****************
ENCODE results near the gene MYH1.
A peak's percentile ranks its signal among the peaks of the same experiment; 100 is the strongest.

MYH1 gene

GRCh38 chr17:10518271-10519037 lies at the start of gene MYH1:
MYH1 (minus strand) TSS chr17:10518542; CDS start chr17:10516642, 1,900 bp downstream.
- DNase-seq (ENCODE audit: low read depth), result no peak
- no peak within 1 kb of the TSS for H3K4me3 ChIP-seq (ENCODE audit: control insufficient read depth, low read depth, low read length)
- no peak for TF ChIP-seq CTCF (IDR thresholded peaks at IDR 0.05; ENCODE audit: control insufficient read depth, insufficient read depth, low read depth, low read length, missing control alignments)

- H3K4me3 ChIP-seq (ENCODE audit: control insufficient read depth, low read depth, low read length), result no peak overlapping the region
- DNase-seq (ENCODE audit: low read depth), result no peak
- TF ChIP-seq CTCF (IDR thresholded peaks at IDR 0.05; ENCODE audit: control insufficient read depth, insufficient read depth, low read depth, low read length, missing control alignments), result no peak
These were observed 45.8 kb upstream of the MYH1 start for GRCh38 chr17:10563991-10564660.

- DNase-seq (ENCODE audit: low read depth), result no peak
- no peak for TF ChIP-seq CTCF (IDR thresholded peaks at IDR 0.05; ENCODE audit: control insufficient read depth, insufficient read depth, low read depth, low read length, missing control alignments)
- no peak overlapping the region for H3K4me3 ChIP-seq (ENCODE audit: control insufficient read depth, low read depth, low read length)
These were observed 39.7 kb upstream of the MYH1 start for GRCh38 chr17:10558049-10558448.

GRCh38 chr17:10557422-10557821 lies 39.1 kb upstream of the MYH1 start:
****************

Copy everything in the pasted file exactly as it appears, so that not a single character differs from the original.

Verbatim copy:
ENCODE results near the gene MYH1.
A peak's percentile ranks its signal among the peaks of the same experiment; 100 is the strongest.

MYH1 gene

GRCh38 chr17:10518271-10519037 lies at the start of gene MYH1:
MYH1 (minus strand) TSS chr17:10518542; CDS start chr17:10516642, 1,900 bp downstream.
- DNase-seq (ENCODE audit: low read depth), result no peak
- no peak within 1 kb of the TSS for H3K4me3 ChIP-seq (ENCODE audit: control insufficient read depth, low read depth, low read length)
- no peak for TF ChIP-seq CTCF (IDR thresholded peaks at IDR 0.05; ENCODE audit: control insufficient read depth, insufficient read depth, low read depth, low read length, missing control alignments)

- H3K4me3 ChIP-seq (ENCODE audit: control insufficient read depth, low read depth, low read length), result no peak overlapping the region
- DNase-seq (ENCODE audit: low read depth), result no peak
- TF ChIP-seq CTCF (IDR thresholded peaks at IDR 0.05; ENCODE audit: control insufficient read depth, insufficient read depth, low read depth, low read length, missing control alignments), result no peak
These were observed 45.8 kb upstream of the MYH1 start for GRCh38 chr17:10563991-10564660.

- DNase-seq (ENCODE audit: low read depth), result no peak
- no peak for TF ChIP-seq CTCF (IDR thresholded peaks at IDR 0.05; ENCODE audit: control insufficient read depth, insufficient read depth, low read depth, low read length, missing control alignments)
- no peak overlapping the region for H3K4me3 ChIP-seq (ENCODE audit: control insufficient read depth, low read depth, low read length)
These were observed 39.7 kb upstream of the MYH1 start for GRCh38 chr17:10558049-10558448.

GRCh38 chr17:10557422-10557821 lies 39.1 kb upstream of the MYH1 start: